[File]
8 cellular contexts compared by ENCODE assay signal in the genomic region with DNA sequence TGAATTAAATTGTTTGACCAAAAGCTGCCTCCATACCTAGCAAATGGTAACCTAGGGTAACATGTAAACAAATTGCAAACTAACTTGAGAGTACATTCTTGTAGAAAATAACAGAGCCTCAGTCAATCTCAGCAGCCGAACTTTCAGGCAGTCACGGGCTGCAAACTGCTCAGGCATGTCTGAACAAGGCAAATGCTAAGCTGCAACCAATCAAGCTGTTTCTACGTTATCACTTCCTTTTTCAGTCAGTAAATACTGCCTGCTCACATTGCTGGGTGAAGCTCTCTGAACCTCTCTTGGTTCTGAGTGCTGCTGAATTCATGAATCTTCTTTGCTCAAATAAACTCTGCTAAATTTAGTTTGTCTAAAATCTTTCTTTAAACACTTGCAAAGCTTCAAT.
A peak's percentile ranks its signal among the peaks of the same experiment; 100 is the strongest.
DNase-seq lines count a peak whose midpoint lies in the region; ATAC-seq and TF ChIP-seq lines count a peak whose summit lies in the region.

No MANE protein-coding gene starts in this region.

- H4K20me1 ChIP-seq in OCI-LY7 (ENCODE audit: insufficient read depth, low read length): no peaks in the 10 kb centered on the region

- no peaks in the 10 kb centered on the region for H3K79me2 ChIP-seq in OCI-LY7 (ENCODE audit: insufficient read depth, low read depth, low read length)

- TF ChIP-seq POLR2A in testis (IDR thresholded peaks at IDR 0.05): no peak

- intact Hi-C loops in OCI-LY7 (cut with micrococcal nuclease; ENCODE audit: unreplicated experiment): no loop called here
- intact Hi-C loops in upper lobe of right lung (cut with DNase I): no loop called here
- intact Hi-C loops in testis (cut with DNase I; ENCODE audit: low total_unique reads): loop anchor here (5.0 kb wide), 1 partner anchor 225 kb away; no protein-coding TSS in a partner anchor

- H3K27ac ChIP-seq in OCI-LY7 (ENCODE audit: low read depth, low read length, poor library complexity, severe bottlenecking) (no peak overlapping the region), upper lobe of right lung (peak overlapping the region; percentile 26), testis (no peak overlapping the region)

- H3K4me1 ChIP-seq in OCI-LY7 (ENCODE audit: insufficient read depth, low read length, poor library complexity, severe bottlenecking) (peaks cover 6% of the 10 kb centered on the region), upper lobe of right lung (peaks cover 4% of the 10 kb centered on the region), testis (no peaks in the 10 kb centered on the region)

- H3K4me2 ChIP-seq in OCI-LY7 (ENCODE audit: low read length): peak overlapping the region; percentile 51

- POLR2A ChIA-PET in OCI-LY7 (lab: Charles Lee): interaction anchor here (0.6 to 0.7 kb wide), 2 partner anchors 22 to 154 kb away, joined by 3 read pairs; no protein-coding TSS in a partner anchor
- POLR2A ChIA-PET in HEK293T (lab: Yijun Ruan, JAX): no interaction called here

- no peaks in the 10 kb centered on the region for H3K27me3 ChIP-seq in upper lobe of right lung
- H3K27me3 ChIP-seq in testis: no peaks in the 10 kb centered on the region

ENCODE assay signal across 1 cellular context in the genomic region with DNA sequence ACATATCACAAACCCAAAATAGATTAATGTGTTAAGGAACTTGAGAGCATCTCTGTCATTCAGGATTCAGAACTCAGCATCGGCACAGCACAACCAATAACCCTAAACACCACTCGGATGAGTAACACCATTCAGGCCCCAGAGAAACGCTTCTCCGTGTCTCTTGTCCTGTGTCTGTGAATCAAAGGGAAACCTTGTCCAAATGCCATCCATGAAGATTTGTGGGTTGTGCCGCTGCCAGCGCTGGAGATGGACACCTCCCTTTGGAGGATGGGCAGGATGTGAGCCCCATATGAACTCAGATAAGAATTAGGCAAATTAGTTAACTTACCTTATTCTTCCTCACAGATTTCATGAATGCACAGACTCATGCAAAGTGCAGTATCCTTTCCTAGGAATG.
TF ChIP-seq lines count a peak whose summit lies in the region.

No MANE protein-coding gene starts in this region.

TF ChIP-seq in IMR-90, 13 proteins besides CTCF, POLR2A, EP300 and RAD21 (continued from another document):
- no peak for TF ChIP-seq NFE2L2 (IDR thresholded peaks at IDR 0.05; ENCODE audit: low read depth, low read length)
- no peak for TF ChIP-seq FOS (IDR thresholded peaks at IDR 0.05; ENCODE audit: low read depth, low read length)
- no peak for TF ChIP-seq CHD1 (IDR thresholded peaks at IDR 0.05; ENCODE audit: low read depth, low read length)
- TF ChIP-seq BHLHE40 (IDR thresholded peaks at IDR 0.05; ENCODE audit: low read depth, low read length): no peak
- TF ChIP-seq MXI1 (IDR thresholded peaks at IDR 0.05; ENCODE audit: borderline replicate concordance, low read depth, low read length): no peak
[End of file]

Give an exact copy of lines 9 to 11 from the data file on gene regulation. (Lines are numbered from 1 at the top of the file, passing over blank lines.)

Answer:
- intact Hi-C loops in upper lobe of right lung (cut with DNase I): no loop called here
- intact Hi-C loops in testis (cut with DNase I; ENCODE audit: low total_unique reads): loop anchor here (5.0 kb wide), 1 partner anchor 225 kb away; no protein-coding TSS in a partner anchor

- H3K27ac ChIP-seq in OCI-LY7 (ENCODE audit: low read depth, low read length, poor library complexity, severe bottlenecking) (no peak overlapping the region), upper lobe of right lung (peak overlapping the region; percentile 26), testis (no peak overlapping the region)